I also used to like the apple cake, which I now understand is made from breadcrumbs and the previous days leftovers.

Iyengar bakeries offer good variety, but each item is a carb feast. The icing on their cakes, for instance, is too sugary. Their syrupy flavours are particularly attractive to the taste buds of school and college students, but many graduate to grilled sandwiches and gobi manchurian, which the Iyengar bakeries don’t make.

The best time to eat bakery stuff is three in the afternoon, when the stuff comes hot out of the Iyengar ovens. The bakers would do most of their work manually till 15 years ago, but machines have taken over now even for simple chores like slicing the loaves.

Growing up on bakery stuff is probably a nutritional disaster.

I have frequented an Iyengar bakery since I was in school, giving them steady business for their breads, buns (sweet and stuffed) and what they call pups (puffs). The bakers, who won’t eat what they make, remain young and fit, but I’ve greyed!

(S.R. Ramakrishna is the editor of MiD Day, Bangalore, where an earlier version of this piece originally appeared)

Photograph: courtesy Vikram Chadaga

Cross-posted on churumuri

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Zen and the art of eating the (Mysore) Masala Dosa

ARVIND SWAMINATHAN writes from San Francisco: Everybody has their own, unique kink. The kink may be disgusting to some, obnoxious to others, but to the owner of the kink, it is his trademark trait, the calling card of his personality, his USP. A brave few show it off; most sheepishly hide it from the world.

When the cell phone became a status symbol, my SWE-brother’s stated mission in life was to gauge the owner by looking at the size of the instrument. The smaller the gizmo, the bigger the a******, was his execrable line till, horror!, a New York Times reporter wrote a book using a similar analogy: the bigger the sport utility vehicle, the bigger the jerk behind the wheel.

An extrovert colleague, who shall go unnamed (wink, wink), would play a guessing game whereever we went. He would inspect the posture, clothes, spectacles, hairstyle, bags and shoes of those around him to arrive at their profession. If one of those happened to come and sit near us, he would strike up a conversation and ask point blank. (Hate to say this, Mr Smart was right many times.)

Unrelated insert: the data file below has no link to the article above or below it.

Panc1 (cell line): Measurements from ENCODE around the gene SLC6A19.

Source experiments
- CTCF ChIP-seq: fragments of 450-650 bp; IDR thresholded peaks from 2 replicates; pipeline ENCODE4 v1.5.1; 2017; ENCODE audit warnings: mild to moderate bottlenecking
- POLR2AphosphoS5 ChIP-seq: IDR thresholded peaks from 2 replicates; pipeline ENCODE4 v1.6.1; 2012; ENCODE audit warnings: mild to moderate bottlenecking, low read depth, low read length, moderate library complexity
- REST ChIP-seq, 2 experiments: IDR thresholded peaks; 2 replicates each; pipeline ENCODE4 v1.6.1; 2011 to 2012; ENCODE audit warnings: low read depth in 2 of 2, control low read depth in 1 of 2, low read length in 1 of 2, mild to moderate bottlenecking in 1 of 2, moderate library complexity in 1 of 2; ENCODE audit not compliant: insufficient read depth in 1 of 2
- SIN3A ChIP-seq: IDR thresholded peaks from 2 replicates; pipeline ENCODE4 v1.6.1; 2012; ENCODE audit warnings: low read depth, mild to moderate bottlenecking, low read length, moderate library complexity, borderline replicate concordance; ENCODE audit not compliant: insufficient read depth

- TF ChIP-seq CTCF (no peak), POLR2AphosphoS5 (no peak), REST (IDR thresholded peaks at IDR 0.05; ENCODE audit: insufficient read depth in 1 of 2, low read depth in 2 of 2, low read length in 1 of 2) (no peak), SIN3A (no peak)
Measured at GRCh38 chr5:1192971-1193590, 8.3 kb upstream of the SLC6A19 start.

Collegial stuff like this might seem trivial and thoroughly judgmental in the context of churumuri‘s obsession with the “big picture”. But fun, harmless, time-pass activities like these reassure us that there is a life beyond corruption, secularism, communalism, casteism, criminality, elections and such like.

And it is only idiots who do not have any such idiosyncracies.

All this is by way of a preface for my own little kink: which is to watch members of the human species tackle the Masala Dosa on the sly, and to make mental notes of how they are likely to approach “similar situations” that they will unfold in life. (As you can see, I am couching my words to evade the stern editor!)

Of course, you might say that it’s not good table manners to watch other people eat. But, hey, it’s my kink, you can choose yours.

(Disclaimer: I do not have any interest in supervising the fate of the Set Dosa, Plain Dosa, Rava Dosa, Onion Dosa, Ragi Dosa, or any dosa any chef anywhere can whip up at the hands of aficionados. The only dosa that pulls my pop-psychological antenna up is the Masala Dosa.)

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To me, the world is clearly divided into Masala Dosa-eaters and potential Masala Dosa-eaters, and praise be unto both of them. (There are, as you will have no doubt noticed from your own culinary observations, no former Masala Dosa-eaters, and praise be unto the Masala Dosa for that.)

There are two clear reasons why the Masala Dosa makes for such a rivetting visual experience, even if it sounds weirdly voyeuristic. One, the fold. Two, the aloo gedde palya—the “lightly cooked filling of potatoes, fried onions, and spices”—which lies beneath the fold.

(In some parts of Andhra Pradesh, the masala of the dosa comes sacrilegiously separately in an open-top katori, like the chutney and sambar. And on Ibrahim Sahib Street in Bangalore, behind Commercial Street, Tamil families used to stuff the Masala Dosa with shavige (vermicelli) baath and some or the other rice baath. But we are not talking of the same thing.)

We are talking of the genuine article here: the Masala Dosa.

The genuine Mysore Masala Dosa gets even more interesting because there is an additional bit of suspense built into its wafer-thin architecture. Namely, the coating of red or green chutney on top of which sits the alloo-gedde palya. Like the girl in the picture (above) there are some, not many, who just cannot wait to see just what lies below the dark to golden brown crackle.

Two further caveats here. One, we are not taking into account the “Set Masala Dosa” where instead of one Masala Dosa folded on both sides, we have two smaller Dosas with a single fold. In some restaurants in Mysore, they serve palya in one and saagu in the other as if to heighten the suspense. And two, we are not talking of those silly pyramid-like vertical Masala Dosas that were the rage in the late 1980s and early ’90s.

So, by virtue of having watched countless Indians, non-resident Indians, and foreigners in several cities and countries dig into the “rice pancake with a lightly cooked filling of potatoes, fried onions, and spices” in restaurants, weddings, dosa camps and other public settings, I believe I have the requisite authority vested in me by long years of fermentation, to decree that there are exactly five kinds of Masala Dosa eaters in the world.